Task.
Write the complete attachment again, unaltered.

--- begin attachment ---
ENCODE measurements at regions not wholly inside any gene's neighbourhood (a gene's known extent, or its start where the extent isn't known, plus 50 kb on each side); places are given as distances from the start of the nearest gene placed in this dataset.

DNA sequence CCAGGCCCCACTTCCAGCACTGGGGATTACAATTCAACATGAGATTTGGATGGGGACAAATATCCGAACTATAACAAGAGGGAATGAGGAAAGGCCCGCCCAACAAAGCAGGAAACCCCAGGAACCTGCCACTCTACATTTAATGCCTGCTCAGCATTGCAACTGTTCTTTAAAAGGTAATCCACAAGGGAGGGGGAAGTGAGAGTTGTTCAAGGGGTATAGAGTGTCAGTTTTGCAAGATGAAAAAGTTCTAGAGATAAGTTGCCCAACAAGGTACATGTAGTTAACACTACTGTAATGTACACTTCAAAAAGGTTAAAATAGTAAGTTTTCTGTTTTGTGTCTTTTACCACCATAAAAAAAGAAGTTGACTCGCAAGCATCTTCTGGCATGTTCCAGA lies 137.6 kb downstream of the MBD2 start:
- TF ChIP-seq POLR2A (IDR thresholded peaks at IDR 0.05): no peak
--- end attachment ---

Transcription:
ENCODE measurements at regions not wholly inside any gene's neighbourhood (a gene's known extent, or its start where the extent isn't known, plus 50 kb on each side); places are given as distances from the start of the nearest gene placed in this dataset.

DNA sequence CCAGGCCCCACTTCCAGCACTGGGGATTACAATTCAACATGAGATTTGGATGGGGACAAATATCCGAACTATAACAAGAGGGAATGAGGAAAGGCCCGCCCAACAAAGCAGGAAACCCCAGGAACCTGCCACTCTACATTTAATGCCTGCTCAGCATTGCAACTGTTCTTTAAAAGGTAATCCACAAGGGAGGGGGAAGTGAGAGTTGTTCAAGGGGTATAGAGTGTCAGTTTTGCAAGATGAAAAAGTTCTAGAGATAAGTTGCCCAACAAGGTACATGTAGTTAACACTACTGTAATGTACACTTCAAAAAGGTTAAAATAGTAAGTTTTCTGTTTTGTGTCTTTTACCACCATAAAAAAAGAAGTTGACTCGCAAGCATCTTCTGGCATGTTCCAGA lies 137.6 kb downstream of the MBD2 start:
- TF ChIP-seq POLR2A (IDR thresholded peaks at IDR 0.05): no peak